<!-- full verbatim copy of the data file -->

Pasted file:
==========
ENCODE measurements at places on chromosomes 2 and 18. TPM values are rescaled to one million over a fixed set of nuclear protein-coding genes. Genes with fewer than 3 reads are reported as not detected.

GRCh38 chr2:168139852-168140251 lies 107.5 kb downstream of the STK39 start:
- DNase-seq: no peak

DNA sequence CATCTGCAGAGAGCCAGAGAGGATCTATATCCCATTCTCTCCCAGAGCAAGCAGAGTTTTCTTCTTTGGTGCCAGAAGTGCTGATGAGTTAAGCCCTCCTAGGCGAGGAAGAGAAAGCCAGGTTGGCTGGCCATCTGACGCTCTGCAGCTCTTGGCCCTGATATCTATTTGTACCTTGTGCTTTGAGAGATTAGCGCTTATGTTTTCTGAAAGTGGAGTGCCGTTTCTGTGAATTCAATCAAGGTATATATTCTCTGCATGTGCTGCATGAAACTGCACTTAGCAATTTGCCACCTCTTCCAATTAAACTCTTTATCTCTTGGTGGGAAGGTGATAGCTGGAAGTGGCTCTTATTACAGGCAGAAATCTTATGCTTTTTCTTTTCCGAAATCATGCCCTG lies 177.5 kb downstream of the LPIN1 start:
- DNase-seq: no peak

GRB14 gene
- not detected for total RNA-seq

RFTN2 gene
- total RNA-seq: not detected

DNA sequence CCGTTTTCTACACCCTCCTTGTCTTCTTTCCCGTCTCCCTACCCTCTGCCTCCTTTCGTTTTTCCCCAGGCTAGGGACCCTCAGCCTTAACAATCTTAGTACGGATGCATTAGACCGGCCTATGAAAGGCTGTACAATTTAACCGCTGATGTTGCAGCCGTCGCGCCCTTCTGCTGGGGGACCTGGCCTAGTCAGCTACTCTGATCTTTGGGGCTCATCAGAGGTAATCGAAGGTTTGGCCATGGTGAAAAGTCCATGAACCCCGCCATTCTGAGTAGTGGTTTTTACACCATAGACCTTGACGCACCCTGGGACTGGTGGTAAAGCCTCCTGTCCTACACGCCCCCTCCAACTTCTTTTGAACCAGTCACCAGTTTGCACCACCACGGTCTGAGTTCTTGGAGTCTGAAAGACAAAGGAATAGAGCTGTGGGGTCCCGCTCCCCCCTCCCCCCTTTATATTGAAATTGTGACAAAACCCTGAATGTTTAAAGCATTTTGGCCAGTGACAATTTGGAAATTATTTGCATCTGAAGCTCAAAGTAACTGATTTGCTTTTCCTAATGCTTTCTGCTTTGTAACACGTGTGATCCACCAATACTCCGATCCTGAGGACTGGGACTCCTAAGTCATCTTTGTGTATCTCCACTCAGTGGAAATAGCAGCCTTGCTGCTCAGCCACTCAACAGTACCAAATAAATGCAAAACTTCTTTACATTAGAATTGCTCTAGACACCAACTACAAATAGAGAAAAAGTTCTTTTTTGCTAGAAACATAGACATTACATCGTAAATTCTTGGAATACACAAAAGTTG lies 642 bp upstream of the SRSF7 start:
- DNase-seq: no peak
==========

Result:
ENCODE measurements at places on chromosomes 2 and 18. TPM values are rescaled to one million over a fixed set of nuclear protein-coding genes. Genes with fewer than 3 reads are reported as not detected.

GRCh38 chr2:168139852-168140251 lies 107.5 kb downstream of the STK39 start:
- DNase-seq: no peak

DNA sequence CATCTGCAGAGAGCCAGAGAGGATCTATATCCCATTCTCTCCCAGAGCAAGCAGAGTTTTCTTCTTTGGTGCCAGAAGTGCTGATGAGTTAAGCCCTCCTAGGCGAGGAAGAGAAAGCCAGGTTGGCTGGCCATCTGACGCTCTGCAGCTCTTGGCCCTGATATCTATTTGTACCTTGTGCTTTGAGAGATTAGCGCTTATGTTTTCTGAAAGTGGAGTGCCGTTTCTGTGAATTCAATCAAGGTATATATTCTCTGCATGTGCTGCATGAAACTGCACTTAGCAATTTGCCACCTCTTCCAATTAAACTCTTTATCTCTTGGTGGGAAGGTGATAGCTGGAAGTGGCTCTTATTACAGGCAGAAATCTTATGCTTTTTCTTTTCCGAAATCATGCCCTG lies 177.5 kb downstream of the LPIN1 start:
- DNase-seq: no peak

GRB14 gene
- not detected for total RNA-seq

RFTN2 gene
- total RNA-seq: not detected

DNA sequence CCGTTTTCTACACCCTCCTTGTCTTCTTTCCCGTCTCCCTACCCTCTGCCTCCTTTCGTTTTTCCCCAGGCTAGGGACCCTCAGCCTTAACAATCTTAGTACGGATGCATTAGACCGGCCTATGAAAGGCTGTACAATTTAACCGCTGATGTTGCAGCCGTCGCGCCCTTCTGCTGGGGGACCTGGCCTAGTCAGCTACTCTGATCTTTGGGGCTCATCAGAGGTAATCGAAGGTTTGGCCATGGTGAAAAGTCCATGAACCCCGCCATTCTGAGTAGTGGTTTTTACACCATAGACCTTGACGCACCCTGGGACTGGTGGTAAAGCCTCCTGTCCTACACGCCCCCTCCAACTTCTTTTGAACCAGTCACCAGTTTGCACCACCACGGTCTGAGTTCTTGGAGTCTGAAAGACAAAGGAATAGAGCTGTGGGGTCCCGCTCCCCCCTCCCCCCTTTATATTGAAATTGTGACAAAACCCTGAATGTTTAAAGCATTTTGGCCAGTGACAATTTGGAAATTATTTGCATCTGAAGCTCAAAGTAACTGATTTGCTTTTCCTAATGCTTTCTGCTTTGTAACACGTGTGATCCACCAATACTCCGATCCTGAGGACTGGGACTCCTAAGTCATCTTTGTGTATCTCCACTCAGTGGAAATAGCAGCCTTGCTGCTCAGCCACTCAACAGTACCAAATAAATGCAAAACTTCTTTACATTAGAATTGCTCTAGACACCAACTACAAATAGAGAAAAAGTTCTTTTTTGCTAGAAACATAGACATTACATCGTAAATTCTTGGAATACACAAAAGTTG lies 642 bp upstream of the SRSF7 start:
- DNase-seq: no peak